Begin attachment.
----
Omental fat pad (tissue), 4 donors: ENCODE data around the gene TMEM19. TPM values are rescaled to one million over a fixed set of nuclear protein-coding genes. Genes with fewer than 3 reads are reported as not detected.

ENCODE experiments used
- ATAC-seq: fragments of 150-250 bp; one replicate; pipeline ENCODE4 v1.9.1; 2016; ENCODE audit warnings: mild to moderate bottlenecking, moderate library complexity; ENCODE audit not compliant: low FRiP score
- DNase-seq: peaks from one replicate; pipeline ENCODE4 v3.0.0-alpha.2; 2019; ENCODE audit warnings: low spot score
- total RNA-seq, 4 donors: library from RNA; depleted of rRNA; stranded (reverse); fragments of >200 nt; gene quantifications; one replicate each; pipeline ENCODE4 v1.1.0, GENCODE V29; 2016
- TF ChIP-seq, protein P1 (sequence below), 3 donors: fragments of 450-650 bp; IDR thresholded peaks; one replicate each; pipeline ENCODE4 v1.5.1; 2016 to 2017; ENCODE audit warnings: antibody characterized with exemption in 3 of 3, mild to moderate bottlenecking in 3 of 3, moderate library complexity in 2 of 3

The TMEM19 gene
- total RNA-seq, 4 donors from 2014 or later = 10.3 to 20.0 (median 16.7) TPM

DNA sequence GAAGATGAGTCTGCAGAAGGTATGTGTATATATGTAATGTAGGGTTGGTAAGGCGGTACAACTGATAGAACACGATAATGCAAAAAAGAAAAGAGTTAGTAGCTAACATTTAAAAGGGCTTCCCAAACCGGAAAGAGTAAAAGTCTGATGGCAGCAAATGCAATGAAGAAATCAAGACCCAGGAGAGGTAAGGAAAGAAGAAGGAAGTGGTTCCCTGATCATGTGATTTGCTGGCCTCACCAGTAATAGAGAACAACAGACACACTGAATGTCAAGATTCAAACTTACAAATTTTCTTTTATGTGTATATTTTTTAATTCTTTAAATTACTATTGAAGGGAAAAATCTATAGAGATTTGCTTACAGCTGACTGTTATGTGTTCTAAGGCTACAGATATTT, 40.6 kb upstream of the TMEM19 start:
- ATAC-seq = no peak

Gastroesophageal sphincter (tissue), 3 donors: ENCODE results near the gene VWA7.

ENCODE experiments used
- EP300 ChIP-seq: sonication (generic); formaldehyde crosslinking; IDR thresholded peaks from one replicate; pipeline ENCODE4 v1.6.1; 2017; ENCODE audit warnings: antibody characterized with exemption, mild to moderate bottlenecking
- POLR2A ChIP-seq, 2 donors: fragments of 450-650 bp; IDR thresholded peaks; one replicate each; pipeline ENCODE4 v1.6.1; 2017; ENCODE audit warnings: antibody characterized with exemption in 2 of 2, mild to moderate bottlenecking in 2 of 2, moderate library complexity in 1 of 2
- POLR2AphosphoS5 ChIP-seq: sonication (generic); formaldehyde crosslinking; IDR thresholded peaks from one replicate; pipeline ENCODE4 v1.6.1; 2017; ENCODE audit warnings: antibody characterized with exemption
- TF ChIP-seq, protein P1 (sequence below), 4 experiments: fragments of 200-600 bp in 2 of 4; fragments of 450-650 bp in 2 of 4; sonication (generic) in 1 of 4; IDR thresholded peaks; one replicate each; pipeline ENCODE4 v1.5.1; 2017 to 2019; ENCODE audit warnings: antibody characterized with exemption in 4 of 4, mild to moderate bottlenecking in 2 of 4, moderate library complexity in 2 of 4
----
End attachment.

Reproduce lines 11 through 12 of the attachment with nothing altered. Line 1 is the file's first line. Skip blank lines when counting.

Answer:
Gastroesophageal sphincter (tissue), 3 donors: ENCODE results near the gene VWA7.

ENCODE experiments used